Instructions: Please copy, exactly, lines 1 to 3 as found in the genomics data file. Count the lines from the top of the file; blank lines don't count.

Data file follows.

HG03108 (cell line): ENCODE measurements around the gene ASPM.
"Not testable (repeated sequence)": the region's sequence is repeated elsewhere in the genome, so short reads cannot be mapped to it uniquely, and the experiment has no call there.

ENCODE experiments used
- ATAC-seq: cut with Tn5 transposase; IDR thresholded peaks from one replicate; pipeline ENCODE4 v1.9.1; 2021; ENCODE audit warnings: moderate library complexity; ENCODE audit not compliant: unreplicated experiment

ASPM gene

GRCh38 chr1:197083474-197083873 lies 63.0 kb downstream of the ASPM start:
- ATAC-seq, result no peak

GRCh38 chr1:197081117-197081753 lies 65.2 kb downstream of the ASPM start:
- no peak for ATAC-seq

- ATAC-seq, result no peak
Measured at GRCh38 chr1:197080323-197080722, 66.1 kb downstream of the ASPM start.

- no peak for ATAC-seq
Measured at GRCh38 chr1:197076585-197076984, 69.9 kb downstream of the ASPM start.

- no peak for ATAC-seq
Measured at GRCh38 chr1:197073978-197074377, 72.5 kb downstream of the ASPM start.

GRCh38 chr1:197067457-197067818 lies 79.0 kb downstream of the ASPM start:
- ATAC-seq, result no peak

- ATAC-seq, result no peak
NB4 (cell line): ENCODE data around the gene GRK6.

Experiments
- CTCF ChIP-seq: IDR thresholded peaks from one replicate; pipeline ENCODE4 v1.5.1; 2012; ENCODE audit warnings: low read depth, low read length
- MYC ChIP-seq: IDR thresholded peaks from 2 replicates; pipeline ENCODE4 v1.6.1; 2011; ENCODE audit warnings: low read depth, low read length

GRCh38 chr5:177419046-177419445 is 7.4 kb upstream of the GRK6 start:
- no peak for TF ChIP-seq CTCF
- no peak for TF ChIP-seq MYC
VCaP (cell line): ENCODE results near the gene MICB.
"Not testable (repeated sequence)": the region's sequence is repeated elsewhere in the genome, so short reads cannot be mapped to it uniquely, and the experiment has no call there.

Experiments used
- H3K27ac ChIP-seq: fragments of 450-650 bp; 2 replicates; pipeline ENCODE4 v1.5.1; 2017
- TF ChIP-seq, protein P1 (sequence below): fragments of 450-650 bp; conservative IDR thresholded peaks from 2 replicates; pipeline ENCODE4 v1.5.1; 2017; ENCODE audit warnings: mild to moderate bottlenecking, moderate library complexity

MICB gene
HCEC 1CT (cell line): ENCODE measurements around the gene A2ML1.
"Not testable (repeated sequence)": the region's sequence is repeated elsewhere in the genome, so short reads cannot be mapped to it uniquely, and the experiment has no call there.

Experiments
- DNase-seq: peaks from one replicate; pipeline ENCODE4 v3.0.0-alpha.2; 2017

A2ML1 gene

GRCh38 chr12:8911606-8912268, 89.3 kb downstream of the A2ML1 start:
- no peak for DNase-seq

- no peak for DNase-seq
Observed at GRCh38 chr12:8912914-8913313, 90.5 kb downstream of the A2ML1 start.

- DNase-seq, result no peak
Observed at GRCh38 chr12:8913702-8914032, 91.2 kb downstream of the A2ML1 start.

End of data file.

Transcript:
HG03108 (cell line): ENCODE measurements around the gene ASPM.
"Not testable (repeated sequence)": the region's sequence is repeated elsewhere in the genome, so short reads cannot be mapped to it uniquely, and the experiment has no call there.

ENCODE experiments used